12 I’m sending him back to you, which is like sending you my own heart. 13 I considered keeping him with me so that he might serve me in your place during my time in prison because of the gospel. 14 However, I didn’t want to do anything without your consent so that your act of kindness would occur willingly and not under pressure. – Philemon 1:12-14
Sometimes I’ve been asked to be a “reference” for someone. Usually, this involves the other person’s attempt to get a job. A few times, I’ve even been called by these companies and asked questions about this perspective employee. One interview asked, “Would you trust this person with your most valuable possession?”
It’s a fun and thought-provoking question. Would I trust this person I’m talking about with something that truly has value for me? (By the way, the answer for that question was “yes” and the person did get the job!)
That seems to be where Paul starts in making his appeal to Philemon (the master) on behalf of Onesimus (the servant who ran away). Paul puts it all on the line and links his most valuable possession to Onesimus. I’m sending him back to you and it’s like I’m sending you my heart.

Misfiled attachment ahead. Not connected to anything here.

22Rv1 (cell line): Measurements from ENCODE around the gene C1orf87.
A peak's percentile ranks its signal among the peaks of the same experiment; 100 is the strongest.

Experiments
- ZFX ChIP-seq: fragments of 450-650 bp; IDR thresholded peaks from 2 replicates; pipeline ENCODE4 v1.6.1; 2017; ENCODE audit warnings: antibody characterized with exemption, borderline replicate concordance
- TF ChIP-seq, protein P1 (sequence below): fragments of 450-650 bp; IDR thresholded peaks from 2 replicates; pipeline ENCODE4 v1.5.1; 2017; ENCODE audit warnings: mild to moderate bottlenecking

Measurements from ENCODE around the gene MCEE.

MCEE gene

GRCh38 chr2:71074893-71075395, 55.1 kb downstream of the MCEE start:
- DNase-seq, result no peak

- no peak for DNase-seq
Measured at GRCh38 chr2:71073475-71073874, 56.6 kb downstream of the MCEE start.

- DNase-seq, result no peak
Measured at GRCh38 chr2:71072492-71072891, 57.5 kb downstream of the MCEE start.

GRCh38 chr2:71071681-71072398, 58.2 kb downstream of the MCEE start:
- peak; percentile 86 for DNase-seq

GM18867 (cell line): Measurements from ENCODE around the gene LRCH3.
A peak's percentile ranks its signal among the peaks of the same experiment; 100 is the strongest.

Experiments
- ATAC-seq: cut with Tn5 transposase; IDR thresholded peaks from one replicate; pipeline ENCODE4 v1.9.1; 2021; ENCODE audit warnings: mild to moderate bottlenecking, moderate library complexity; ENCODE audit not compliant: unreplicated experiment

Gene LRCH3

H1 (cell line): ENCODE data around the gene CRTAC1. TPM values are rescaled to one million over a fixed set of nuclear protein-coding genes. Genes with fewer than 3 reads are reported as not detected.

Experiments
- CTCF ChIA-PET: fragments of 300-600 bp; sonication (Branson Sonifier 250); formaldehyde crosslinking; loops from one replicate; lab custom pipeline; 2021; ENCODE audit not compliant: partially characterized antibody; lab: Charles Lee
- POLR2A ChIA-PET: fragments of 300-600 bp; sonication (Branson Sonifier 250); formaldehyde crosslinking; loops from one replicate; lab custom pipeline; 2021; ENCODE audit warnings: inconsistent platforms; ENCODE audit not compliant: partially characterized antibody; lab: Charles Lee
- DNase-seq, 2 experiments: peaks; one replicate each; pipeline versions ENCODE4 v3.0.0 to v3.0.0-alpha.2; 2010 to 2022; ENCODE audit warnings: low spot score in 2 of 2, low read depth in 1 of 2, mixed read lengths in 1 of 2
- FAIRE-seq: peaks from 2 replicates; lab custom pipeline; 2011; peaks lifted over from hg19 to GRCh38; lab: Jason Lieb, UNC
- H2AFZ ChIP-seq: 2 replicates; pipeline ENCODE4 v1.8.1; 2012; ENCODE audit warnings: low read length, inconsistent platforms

And when so much of value is on the line, Paul appeals to Philemon to act because he wants to – out of his own heart! Paul frames Onesimus (whose name means “useful”) as having great value in his work of sharing the Gospel, and he wants Philemon to make a response out of love.
I sometimes feel awkward when I’m given an extravagant gift. I feel as if I’m not worthy. I feel as if there’s no way that I could reciprocate. And then I start to realize that the other person is giving me this gift out of love, because they want to, because it is something that they feel. When I open my hand and accept that gift, I’m, in love, honoring the love of the one who gave this to me.
Prayer: God, give us the ability to trust others with our greatest possessions – our hearts of love. Help us to respond in love when others share that gift with us. Amen.